2. Genetics and Family History
Similar to health problems, research has found there is a genetic factor to addiction. Genes play a 60%-chance for developing addiction, according to the American Psychological Association.
Family history of addiction can make people vulnerable, even if they never witnessed family members using drugs or practicing other addictive behaviors.
Just because you have a parent or other family member who has addictive behaviors or have witnessed such behavior, it does not mean you are destined to become an addict. It just means your risk is increased.
3. Your Environment
What you are exposed to in your community or home affects your risk for addiction. Children raised in abusive or dysfunctional homes are more prone to addiction.
4. Mental Health Disorders
Psychological conditions, including post-traumatic stress disorder, bipolar disorder, anxiety and depression are high-risk factors for developing addiction. People with poor coping skills or the inability to manage stress are also at risk.
5. Childhood Trauma
There has been strong evidence linking neglect, abuse, or trauma in childhood and addiction, especially substance abuse, in later life.
Coping With an Addictive Personality
Having an addictive personality makes you feel at a loss for control as you try to handle everyday frustrations and urges. Here are a few ways to manage your feelings and cope better.
1. Avoid High-Risk Situations
High-risk situations usually involve people who you have conflicts with and who make you want to fulfill your addiction. They also include places you go to fulfill addictions and things and ideas reminding you of addictive behaviors.
Of course, it is not always easy to avoid these situations, but if you are aware of them, they won’t catch you off guard.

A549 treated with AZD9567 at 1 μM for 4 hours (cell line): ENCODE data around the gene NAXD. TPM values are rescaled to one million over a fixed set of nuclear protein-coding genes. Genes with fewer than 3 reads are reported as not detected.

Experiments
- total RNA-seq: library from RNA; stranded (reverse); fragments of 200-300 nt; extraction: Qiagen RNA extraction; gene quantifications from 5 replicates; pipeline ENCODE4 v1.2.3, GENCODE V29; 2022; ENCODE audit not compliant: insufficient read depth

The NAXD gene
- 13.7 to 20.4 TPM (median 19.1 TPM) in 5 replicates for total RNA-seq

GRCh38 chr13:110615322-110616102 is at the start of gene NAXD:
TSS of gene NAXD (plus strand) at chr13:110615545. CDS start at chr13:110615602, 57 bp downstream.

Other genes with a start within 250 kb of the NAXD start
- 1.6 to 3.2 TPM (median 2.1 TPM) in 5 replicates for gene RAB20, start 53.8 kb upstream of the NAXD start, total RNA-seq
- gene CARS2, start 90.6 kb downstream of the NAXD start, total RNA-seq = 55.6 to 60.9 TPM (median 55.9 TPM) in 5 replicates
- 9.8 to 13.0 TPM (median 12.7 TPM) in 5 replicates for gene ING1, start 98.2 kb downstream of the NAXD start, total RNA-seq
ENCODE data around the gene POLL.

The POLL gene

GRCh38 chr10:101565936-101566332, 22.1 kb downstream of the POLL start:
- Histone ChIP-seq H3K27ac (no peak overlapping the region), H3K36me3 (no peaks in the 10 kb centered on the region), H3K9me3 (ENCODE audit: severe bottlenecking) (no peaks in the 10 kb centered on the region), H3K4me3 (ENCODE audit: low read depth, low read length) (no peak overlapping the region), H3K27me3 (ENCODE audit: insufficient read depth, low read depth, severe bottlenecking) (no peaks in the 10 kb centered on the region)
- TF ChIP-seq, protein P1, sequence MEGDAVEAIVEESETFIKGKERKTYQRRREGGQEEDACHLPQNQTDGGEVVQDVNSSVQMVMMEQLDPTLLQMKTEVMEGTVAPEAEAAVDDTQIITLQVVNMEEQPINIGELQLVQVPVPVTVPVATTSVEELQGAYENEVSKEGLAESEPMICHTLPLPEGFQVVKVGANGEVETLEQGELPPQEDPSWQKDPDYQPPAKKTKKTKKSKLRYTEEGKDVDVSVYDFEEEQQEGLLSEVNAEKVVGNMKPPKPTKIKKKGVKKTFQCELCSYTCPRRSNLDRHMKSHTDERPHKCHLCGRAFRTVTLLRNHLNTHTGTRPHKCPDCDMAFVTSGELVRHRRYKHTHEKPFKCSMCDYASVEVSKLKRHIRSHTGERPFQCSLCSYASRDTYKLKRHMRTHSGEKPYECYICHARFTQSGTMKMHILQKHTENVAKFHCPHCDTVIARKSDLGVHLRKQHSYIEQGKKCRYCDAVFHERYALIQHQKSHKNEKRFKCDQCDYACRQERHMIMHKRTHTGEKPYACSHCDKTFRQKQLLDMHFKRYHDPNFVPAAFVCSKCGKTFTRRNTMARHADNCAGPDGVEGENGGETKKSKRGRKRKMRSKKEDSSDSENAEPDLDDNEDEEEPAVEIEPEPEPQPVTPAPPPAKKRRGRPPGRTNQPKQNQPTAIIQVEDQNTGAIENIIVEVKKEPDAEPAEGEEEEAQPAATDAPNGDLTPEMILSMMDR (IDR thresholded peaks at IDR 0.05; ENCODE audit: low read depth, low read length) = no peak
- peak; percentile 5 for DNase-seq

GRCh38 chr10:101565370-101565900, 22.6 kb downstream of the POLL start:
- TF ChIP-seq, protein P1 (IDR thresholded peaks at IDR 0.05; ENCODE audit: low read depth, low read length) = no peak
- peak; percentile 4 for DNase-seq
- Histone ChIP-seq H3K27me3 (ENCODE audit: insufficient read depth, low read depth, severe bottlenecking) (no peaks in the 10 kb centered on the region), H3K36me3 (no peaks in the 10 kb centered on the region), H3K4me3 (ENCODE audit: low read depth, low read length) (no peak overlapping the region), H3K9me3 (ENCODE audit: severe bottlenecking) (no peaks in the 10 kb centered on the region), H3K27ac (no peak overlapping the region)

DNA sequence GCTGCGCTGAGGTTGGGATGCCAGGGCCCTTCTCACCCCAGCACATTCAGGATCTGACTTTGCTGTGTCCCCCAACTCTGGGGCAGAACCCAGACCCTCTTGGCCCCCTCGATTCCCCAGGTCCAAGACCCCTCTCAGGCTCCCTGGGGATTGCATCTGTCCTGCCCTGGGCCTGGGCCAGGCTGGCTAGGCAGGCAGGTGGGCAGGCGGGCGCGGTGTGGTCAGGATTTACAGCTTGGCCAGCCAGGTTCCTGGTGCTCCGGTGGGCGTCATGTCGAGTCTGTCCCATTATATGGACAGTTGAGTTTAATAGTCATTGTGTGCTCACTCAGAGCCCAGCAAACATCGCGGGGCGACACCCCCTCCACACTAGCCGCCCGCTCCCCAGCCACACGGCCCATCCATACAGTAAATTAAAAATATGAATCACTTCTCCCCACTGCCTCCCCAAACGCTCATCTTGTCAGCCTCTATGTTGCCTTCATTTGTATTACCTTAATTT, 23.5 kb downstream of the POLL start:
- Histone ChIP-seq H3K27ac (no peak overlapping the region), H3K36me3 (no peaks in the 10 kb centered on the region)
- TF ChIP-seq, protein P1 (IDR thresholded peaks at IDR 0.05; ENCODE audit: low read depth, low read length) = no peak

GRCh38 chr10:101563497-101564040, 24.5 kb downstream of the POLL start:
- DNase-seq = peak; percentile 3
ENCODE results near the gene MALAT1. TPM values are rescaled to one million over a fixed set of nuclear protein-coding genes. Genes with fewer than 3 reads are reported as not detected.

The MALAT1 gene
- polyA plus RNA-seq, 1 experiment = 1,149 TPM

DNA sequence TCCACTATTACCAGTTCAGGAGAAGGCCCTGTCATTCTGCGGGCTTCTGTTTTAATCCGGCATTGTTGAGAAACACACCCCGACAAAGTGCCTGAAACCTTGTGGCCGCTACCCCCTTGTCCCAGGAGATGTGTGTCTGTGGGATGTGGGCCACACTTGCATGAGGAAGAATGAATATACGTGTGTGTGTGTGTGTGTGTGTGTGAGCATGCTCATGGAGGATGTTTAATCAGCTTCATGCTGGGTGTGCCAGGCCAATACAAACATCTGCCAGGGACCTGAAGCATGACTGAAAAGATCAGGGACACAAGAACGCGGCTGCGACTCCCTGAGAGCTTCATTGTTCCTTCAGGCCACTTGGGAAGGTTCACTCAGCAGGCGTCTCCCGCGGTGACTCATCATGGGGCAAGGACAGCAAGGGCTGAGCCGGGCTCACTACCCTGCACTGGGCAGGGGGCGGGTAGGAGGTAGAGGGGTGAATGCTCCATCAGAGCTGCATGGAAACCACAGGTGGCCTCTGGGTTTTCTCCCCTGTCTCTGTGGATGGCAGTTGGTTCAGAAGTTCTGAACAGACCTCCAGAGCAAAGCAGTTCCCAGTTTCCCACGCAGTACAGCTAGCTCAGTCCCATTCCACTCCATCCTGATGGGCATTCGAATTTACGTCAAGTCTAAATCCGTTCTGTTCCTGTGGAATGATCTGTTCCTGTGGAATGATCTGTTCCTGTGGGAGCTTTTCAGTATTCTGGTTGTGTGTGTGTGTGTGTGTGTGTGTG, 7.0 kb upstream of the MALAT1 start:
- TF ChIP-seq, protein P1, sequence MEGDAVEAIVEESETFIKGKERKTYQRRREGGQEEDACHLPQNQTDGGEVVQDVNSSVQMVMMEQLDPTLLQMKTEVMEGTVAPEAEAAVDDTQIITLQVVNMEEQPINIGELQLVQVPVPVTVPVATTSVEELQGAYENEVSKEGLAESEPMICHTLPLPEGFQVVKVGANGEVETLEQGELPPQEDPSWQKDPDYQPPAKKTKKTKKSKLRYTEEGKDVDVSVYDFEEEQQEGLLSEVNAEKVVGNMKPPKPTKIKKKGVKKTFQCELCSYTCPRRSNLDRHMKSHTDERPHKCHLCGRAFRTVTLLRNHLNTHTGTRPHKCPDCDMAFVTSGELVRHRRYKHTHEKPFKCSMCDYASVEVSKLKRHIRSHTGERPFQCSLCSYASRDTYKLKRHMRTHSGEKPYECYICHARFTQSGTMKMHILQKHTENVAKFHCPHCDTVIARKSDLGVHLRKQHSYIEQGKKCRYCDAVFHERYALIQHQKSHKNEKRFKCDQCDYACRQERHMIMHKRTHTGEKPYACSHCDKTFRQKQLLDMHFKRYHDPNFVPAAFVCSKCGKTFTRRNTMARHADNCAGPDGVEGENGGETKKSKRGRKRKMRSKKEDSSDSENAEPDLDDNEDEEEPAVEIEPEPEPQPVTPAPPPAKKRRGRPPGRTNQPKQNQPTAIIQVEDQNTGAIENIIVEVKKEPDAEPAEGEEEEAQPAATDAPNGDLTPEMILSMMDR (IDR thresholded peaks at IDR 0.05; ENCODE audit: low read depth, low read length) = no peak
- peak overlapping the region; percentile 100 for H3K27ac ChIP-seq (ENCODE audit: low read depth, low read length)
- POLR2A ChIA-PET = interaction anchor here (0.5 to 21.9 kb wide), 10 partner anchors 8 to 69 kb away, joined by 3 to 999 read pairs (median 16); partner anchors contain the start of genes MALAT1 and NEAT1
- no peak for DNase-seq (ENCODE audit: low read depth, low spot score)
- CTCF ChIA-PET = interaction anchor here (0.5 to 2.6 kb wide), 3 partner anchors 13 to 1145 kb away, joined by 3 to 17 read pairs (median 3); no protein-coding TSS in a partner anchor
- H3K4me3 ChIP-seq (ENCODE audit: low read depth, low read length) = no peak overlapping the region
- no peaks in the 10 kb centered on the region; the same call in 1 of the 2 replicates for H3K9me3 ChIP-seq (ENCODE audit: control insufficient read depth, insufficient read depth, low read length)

2. Take Care of Yourself
Eat healthier and get support. You may consider joining a support group for people who have struggled with some of the same things you have.
You should also focus on the supportive and healthy relationships in your life, as these people can help you when your addictive traits take hold. Turning to your spiritual side and seeking forgiveness and guidance can also help you deal with the struggles of your addictive personality.
People turn to addictive behaviors to relax, reward and escape. In order words, people rely on addiction to relieve stresses.
When you feel to urge to practice addictive behavior, try something as simple as going for a walk, working out, or even meditating. These types of behavior are healthy whereas addictive behaviors are not.
4. Help Others
Helping others can help you to manage your own addictive personality by putting your focus elsewhere. It also helps to take the attention off your own problems and allows you to give attention to others.
Helping others and seeing them making progress is a reward that boosts well-being and happiness. You may enjoy it so much you will find yourself laying more emphasis on it than anything else.